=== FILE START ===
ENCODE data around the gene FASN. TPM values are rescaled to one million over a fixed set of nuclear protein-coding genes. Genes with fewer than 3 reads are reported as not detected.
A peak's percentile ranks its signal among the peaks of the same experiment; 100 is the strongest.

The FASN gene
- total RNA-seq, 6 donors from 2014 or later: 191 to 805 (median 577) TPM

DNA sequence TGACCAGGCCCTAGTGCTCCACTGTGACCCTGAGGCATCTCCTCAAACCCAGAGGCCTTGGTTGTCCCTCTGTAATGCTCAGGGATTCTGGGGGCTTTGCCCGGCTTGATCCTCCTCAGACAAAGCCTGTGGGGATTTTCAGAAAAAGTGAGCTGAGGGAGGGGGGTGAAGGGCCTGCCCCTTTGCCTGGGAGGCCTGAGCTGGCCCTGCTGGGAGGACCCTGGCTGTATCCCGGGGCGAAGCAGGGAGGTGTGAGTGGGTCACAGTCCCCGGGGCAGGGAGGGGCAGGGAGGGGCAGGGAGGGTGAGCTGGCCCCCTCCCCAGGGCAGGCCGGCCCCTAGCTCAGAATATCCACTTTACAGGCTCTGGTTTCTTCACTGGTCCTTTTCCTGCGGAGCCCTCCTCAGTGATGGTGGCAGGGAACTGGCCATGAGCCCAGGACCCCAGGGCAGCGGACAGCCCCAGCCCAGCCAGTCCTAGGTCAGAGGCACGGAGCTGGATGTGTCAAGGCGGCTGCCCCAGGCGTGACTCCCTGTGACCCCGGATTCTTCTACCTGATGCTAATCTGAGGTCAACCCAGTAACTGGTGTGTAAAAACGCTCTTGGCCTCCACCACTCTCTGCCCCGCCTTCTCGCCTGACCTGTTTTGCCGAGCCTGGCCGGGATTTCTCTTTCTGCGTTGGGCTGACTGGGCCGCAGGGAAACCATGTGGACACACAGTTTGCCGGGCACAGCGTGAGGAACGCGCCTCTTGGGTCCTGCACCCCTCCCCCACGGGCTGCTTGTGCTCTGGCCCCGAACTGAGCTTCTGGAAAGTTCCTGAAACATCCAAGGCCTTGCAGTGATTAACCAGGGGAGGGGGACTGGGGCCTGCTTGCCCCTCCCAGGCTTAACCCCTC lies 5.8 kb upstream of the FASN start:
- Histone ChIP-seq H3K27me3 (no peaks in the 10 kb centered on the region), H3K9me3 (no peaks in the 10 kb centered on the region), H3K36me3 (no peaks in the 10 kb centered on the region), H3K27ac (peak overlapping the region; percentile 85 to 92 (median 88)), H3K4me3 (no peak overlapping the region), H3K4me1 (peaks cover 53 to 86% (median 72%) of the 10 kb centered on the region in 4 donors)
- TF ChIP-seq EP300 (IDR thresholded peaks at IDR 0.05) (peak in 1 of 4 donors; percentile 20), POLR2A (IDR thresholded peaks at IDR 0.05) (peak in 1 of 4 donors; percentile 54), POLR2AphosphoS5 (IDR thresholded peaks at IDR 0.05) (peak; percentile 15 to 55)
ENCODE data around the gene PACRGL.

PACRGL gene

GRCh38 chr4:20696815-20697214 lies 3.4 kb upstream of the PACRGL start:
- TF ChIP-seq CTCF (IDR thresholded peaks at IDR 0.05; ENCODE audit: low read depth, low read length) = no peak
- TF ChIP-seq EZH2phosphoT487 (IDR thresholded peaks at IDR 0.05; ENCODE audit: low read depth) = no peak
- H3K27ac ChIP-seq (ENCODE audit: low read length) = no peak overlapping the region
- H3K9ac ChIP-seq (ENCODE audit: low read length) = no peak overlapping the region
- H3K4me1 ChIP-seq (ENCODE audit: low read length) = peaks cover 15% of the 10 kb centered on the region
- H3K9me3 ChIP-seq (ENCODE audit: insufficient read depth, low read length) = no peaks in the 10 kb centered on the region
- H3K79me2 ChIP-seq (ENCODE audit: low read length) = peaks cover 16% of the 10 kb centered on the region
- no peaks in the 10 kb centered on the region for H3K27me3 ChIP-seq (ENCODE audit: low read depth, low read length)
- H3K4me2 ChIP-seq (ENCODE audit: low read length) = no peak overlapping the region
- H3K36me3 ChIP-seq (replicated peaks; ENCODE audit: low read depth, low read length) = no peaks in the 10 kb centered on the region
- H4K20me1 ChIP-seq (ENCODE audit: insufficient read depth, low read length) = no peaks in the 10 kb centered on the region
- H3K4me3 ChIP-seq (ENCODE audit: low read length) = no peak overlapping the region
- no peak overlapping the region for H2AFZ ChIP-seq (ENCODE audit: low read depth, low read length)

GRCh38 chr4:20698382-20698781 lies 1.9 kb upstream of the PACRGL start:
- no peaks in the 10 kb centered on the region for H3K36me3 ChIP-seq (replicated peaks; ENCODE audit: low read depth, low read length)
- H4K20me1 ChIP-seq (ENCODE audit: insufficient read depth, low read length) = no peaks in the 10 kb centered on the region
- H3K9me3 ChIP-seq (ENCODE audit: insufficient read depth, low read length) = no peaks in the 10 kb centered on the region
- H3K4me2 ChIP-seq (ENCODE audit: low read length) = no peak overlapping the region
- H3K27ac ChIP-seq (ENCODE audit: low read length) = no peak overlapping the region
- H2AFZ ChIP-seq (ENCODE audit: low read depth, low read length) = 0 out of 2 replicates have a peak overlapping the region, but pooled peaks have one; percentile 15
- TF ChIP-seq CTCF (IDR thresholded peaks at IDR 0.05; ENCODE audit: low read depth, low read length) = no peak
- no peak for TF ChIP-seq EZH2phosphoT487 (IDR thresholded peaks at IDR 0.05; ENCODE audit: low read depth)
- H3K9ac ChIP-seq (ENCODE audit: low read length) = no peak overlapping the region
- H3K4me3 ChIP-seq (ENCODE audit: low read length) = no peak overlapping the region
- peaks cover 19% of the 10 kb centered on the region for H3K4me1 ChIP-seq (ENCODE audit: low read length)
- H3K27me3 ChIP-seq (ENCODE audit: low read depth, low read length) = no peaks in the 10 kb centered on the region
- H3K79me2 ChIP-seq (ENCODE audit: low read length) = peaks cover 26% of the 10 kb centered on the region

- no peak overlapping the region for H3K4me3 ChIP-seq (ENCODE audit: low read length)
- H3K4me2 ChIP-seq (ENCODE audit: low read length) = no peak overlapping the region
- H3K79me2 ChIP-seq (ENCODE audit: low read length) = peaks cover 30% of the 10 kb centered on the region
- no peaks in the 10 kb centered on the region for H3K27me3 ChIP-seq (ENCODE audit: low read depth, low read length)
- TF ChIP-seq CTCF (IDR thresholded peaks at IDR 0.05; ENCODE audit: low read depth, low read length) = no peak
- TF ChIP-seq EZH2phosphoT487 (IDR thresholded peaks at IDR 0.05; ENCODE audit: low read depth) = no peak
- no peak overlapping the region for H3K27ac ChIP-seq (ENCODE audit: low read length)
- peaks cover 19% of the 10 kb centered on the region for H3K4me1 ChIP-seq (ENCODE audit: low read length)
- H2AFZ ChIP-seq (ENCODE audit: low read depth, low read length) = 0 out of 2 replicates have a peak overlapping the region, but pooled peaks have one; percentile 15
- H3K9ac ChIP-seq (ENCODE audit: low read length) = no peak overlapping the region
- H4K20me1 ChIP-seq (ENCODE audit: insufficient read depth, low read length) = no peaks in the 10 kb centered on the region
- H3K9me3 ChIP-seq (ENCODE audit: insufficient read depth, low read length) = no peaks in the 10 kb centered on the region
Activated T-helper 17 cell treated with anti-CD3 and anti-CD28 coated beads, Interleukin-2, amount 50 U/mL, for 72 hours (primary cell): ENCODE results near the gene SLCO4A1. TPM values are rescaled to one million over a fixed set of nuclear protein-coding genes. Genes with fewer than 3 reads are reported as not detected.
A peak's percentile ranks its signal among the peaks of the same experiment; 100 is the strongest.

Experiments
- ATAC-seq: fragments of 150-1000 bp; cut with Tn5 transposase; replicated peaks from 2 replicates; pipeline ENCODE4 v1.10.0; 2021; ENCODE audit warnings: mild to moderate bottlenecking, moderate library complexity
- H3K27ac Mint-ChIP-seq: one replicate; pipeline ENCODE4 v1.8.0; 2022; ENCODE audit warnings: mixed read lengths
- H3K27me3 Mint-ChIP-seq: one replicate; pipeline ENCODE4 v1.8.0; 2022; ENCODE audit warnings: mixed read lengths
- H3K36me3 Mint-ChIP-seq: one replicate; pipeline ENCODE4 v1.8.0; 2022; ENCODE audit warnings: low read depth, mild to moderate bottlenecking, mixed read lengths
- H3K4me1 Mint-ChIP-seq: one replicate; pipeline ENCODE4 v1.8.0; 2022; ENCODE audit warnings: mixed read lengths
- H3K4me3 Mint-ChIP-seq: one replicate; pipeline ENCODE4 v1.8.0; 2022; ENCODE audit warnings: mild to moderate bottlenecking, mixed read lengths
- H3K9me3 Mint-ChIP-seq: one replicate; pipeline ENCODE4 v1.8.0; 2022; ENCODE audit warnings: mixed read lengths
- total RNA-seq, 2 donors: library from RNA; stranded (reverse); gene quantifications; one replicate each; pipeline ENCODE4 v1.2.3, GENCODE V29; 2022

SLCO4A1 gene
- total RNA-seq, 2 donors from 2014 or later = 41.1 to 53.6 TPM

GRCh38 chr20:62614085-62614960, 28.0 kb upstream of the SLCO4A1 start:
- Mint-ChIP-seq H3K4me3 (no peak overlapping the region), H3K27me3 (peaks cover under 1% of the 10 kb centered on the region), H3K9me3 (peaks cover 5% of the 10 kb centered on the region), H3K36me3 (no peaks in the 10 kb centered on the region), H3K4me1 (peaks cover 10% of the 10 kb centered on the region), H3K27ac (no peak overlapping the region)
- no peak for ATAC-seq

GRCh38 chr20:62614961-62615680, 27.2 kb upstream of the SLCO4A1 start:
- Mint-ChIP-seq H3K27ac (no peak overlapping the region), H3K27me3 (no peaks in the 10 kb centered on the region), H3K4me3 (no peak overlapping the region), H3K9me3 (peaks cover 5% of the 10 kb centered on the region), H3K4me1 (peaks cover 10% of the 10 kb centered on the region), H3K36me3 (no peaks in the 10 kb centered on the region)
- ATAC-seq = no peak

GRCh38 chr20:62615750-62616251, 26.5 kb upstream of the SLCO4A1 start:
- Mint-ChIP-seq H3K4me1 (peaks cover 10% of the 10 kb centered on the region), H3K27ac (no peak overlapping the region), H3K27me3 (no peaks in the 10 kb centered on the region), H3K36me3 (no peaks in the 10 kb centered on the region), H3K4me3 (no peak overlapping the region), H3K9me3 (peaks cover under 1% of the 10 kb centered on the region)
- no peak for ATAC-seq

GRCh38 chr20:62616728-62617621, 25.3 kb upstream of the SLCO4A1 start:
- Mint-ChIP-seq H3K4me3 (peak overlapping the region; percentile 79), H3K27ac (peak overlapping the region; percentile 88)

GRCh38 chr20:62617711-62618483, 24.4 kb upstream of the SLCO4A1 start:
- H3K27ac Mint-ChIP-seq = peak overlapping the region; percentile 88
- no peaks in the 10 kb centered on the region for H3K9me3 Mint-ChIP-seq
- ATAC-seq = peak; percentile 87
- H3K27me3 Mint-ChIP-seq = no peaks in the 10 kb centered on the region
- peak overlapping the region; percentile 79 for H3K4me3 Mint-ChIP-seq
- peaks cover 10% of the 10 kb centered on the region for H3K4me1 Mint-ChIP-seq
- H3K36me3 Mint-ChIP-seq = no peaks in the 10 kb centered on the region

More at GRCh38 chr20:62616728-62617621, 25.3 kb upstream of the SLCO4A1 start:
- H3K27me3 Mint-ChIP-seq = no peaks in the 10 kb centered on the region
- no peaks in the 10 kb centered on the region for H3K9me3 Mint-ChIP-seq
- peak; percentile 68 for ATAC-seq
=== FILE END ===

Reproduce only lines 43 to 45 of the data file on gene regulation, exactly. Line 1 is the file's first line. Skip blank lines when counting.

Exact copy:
- TF ChIP-seq EZH2phosphoT487 (IDR thresholded peaks at IDR 0.05; ENCODE audit: low read depth) = no peak
- no peak overlapping the region for H3K27ac ChIP-seq (ENCODE audit: low read length)
- peaks cover 19% of the 10 kb centered on the region for H3K4me1 ChIP-seq (ENCODE audit: low read length)